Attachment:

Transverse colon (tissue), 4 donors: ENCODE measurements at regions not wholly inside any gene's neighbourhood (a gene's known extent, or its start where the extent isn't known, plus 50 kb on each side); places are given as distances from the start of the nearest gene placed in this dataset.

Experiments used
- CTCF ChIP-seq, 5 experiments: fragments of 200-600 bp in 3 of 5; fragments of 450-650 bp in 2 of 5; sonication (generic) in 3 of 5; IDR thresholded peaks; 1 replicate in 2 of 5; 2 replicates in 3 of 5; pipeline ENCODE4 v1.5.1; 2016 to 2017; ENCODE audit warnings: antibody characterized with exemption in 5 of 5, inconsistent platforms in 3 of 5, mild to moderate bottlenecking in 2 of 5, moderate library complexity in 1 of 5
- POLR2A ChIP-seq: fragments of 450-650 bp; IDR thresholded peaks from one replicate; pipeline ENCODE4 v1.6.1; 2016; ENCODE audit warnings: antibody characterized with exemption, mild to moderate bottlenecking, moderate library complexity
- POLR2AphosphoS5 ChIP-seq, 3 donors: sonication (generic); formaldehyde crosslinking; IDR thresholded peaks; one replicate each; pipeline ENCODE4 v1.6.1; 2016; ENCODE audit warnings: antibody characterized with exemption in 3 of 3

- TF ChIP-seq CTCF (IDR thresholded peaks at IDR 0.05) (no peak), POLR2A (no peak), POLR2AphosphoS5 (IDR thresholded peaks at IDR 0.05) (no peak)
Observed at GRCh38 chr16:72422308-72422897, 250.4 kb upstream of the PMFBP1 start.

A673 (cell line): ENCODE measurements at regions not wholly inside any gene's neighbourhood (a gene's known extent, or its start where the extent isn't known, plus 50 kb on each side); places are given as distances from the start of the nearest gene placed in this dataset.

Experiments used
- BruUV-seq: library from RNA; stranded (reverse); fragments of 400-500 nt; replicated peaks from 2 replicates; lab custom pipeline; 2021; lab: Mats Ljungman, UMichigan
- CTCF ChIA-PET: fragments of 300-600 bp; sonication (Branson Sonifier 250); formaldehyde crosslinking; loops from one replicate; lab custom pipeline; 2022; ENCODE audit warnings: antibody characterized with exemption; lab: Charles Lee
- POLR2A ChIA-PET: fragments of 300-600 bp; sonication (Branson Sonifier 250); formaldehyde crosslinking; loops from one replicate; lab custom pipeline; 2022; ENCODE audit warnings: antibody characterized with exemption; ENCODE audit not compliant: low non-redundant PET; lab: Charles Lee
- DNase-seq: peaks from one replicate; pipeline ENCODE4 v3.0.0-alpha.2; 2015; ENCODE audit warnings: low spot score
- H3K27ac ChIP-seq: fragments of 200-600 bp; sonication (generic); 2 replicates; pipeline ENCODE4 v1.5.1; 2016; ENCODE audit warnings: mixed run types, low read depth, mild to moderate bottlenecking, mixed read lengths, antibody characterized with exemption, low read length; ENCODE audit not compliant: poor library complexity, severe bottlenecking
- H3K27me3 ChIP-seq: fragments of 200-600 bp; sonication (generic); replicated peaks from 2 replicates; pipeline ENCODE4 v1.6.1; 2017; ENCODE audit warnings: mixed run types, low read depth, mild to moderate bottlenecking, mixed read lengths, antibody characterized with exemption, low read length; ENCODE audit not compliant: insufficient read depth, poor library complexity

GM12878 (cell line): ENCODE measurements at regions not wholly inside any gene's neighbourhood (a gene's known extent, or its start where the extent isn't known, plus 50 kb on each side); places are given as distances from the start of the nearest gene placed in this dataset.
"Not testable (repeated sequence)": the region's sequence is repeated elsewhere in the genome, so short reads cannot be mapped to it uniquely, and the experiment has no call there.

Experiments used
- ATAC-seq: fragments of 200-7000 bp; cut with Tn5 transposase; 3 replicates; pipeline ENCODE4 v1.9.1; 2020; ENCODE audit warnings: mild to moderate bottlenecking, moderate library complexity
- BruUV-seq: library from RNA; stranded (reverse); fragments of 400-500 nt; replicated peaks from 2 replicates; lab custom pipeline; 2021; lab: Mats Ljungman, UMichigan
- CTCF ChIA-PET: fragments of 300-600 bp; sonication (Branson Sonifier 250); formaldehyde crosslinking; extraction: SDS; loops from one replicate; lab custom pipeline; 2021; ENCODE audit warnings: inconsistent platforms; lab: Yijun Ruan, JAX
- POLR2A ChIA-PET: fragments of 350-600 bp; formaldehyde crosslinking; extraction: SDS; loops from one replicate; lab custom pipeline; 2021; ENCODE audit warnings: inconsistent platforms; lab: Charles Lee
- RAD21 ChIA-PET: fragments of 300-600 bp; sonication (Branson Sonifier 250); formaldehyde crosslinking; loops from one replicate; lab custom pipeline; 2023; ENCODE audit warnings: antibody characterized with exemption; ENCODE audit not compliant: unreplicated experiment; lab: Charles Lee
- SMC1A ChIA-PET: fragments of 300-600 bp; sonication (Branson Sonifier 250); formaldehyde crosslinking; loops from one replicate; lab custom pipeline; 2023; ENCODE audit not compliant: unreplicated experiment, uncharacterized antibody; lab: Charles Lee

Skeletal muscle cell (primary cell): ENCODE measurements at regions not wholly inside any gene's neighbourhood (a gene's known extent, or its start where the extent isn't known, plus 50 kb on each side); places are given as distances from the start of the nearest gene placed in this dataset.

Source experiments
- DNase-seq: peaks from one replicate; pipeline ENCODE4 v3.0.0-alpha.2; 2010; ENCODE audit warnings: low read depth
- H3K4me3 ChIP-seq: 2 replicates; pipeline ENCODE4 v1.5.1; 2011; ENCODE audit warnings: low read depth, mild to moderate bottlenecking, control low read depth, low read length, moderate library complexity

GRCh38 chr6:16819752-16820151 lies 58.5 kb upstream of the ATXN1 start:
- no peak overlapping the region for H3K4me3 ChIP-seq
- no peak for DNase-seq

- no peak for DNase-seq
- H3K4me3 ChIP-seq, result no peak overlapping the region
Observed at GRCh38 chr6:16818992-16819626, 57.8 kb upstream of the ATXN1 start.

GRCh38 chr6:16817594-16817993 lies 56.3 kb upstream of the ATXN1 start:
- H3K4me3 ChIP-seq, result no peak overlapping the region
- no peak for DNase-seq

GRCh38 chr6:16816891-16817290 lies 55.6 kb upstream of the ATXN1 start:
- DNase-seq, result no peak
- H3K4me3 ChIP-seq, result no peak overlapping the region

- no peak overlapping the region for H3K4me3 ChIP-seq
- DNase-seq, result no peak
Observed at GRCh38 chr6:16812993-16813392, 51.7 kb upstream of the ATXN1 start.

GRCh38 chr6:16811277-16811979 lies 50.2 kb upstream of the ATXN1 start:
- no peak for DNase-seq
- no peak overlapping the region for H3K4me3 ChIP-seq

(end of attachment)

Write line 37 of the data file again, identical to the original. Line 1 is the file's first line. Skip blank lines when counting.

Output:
- no peak for DNase-seq